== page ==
Why rip on farmed shrimp in Asia when here in Washington we have nearly eliminated our native oyster population and replaced it with non-native varieties and spray neurotoxins in Willapia bay, which kills all the native sand burrowing shrimp.

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IanB
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PostMon Dec 12, 2022 8:37 am 
Ski wrote:
The Willapa Bay estuary is, believe it or not, pretty clean when you start looking around at other salt esturaries around the country. WDFW has put great focus on it - there is a LOT of money at stake there with those oyster farms.
You really should check out this book Ski: Toxic Pearl: Pacific Northwest Shellfish Companies' Addiction to Pesticides? by "M. Perle" Native Ghost shrimp burrowing causes the planted oysters to get smothered, so for decades the State has allowed the shellfish companies to spray broad-spectrum pesticides over the bays to control/eradicate the shrimp, and to kill off eel grass too. They also dump huge quantities of gravel into the natural silt to try to stabilize the substrate to support the oysters. It's every bit as bad as any of the other aquaculture methods.

"Forget gaining a little knowledge about a lot and strive to learn a lot about a little." - Harvey Manning
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altasnob
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PostMon Dec 12, 2022 1:29 pm 
I think it's mostly a Willapa Bay issue because the Hood Canal and other inland waters don't have the sand to support the native sand shrimp. Oysters are not native to Willapa bay. The sand shrimp are. But just like people in Norway who feel the need to eradicate their native salmon in favor of farmed aquaculture, we do the same here in Washington when it comes to oysters. https://www.opb.org/news/article/washington-willapa-bay-oysters-ghost-shrimp/

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IanB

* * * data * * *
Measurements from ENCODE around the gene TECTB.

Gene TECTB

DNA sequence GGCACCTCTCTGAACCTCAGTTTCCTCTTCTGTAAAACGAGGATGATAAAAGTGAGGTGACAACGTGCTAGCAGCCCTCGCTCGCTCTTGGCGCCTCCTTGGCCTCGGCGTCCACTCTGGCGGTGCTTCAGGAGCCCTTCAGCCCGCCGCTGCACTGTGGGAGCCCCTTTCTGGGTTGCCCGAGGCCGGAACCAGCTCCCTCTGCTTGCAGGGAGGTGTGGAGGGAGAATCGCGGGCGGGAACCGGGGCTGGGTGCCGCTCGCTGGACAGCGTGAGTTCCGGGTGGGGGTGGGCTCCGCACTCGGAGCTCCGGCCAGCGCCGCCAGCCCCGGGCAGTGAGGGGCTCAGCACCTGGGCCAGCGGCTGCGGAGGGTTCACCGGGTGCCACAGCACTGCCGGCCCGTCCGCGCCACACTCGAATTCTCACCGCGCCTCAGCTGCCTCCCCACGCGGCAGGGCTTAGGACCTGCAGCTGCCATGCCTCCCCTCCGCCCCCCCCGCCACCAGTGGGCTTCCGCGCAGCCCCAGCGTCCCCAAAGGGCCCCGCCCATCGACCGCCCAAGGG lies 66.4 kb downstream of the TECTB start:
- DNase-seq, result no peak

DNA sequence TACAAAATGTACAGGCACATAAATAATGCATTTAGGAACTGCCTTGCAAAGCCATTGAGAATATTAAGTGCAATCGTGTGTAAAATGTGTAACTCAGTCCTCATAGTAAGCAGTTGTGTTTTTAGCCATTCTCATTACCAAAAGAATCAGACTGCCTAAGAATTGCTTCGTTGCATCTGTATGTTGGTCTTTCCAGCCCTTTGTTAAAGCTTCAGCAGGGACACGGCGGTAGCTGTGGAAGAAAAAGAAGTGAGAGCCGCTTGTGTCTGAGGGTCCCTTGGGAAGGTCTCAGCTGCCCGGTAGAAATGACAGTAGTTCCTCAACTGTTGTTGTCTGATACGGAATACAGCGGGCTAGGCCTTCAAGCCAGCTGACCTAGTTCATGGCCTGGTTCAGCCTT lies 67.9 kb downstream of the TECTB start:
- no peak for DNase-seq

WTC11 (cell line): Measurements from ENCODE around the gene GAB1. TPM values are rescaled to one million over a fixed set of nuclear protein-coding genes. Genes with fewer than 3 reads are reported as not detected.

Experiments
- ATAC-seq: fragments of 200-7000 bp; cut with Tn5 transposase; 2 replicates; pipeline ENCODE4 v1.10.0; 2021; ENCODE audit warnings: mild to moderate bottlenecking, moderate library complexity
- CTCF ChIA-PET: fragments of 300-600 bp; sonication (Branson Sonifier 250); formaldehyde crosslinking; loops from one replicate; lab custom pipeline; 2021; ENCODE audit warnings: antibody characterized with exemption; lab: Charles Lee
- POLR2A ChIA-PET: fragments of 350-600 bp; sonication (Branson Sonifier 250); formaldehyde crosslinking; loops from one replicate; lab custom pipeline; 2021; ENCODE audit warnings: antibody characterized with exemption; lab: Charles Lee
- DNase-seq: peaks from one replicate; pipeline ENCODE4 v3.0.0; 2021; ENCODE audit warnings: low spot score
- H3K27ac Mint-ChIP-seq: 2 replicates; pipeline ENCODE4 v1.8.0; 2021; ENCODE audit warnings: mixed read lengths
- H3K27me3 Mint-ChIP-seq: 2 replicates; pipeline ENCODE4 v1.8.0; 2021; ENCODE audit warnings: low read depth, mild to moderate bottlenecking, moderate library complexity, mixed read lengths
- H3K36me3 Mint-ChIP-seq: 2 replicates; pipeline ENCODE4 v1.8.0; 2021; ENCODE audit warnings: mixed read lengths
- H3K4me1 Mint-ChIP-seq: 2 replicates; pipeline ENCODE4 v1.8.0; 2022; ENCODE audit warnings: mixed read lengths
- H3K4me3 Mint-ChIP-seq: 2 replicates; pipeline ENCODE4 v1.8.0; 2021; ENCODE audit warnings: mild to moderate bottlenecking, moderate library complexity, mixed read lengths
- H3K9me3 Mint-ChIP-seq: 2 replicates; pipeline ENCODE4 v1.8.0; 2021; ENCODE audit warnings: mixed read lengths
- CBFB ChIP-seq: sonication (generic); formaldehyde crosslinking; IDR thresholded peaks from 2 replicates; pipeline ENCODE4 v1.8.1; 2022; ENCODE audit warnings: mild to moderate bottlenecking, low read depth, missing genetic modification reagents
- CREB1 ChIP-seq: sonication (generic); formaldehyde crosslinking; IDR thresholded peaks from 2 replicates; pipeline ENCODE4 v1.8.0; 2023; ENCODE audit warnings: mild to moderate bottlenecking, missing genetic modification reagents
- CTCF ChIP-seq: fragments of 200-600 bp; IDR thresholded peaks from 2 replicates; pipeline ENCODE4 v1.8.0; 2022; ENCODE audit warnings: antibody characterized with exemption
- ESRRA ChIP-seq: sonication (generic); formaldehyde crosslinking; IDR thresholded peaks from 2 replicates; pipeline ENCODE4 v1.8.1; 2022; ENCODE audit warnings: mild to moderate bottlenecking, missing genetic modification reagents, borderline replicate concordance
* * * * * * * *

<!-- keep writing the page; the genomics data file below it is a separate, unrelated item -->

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PostMon Dec 12, 2022 5:39 pm 
Ski wrote:
I know some sort of pathogen killed off our native oyster a century ago - that's why we grow a Japanese oyster here.
The pathogen was Europeans, who harvested them almost to extirpation just like logging old growth. Olympia oysters are slow-growing and less-tolerant of exposure during low tides, so once they were almost gone the Pacific oysters were chosen for stock as they could exploit more of the inter-tidal zone and make for heavier harvests. It was simple greed that both eliminated the Olympias and replaced them with Pacifics. The most egregious behavior by the shellfish companies was in both Grays Harbor and Willapa Bays, but Puget Sound and Hood Canal have also suffered abuses such as trying to exterminate predator species. The book contains stories from South Sound residents finding Moon snails and starfish piled above the tideline and covered in lye. And one other thing about the stuff they were spraying to kill the shrimp is that it targeted all invertebrates so it was also killing off juvenile Dungeness crab!

"Forget gaining a little knowledge about a lot and strive to learn a lot about a little." - Harvey Manning
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Forum Index > Public Lands Stewardship > 'Environmental Nightmare' After Thousands Of Atlantic Salmon Escape Fish Farm 08/24/17